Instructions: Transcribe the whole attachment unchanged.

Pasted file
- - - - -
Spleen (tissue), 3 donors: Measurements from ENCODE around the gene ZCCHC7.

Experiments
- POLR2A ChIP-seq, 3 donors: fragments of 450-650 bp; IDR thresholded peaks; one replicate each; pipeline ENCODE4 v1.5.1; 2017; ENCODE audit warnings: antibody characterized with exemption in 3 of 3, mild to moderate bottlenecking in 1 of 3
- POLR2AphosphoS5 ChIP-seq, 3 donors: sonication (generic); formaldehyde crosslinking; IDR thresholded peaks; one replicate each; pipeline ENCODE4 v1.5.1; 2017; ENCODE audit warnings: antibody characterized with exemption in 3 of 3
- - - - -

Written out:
Spleen (tissue), 3 donors: Measurements from ENCODE around the gene ZCCHC7.

Experiments
- POLR2A ChIP-seq, 3 donors: fragments of 450-650 bp; IDR thresholded peaks; one replicate each; pipeline ENCODE4 v1.5.1; 2017; ENCODE audit warnings: antibody characterized with exemption in 3 of 3, mild to moderate bottlenecking in 1 of 3
- POLR2AphosphoS5 ChIP-seq, 3 donors: sonication (generic); formaldehyde crosslinking; IDR thresholded peaks; one replicate each; pipeline ENCODE4 v1.5.1; 2017; ENCODE audit warnings: antibody characterized with exemption in 3 of 3